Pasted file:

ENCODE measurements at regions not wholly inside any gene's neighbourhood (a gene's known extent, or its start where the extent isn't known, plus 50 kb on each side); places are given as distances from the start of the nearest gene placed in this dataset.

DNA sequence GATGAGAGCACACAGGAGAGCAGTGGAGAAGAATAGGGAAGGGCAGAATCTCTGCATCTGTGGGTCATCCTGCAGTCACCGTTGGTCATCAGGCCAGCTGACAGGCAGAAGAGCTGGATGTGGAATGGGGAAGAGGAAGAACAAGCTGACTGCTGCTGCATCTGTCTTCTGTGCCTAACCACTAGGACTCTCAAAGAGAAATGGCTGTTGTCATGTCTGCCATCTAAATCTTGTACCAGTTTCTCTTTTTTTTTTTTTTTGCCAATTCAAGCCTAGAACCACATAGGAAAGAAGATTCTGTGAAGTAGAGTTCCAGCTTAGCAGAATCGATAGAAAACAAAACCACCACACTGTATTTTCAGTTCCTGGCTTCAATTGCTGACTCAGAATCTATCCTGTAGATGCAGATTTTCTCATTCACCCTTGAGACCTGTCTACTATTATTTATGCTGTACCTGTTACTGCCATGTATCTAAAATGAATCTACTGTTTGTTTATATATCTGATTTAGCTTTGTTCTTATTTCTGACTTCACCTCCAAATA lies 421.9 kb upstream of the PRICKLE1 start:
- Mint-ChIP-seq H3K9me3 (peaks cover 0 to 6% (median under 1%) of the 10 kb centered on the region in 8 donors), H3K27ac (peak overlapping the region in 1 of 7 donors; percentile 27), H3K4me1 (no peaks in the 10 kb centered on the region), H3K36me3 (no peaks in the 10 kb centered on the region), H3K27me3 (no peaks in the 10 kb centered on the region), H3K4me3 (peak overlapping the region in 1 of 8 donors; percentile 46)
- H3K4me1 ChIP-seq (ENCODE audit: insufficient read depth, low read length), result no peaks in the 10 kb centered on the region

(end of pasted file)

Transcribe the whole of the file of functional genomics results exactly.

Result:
ENCODE measurements at regions not wholly inside any gene's neighbourhood (a gene's known extent, or its start where the extent isn't known, plus 50 kb on each side); places are given as distances from the start of the nearest gene placed in this dataset.

DNA sequence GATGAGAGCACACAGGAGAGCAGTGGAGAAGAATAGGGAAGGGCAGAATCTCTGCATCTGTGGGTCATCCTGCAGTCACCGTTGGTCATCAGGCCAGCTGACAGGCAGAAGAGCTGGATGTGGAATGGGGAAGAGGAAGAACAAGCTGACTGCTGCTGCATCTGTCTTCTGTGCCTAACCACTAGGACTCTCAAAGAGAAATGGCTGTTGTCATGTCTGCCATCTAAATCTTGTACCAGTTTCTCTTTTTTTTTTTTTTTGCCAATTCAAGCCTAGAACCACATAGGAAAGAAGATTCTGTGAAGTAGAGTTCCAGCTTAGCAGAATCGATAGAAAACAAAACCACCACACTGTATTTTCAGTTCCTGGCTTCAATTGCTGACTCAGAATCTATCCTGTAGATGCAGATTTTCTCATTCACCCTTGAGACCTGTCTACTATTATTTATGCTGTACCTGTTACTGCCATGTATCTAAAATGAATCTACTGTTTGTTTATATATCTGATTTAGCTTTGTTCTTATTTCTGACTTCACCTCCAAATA lies 421.9 kb upstream of the PRICKLE1 start:
- Mint-ChIP-seq H3K9me3 (peaks cover 0 to 6% (median under 1%) of the 10 kb centered on the region in 8 donors), H3K27ac (peak overlapping the region in 1 of 7 donors; percentile 27), H3K4me1 (no peaks in the 10 kb centered on the region), H3K36me3 (no peaks in the 10 kb centered on the region), H3K27me3 (no peaks in the 10 kb centered on the region), H3K4me3 (peak overlapping the region in 1 of 8 donors; percentile 46)
- H3K4me1 ChIP-seq (ENCODE audit: insufficient read depth, low read length), result no peaks in the 10 kb centered on the region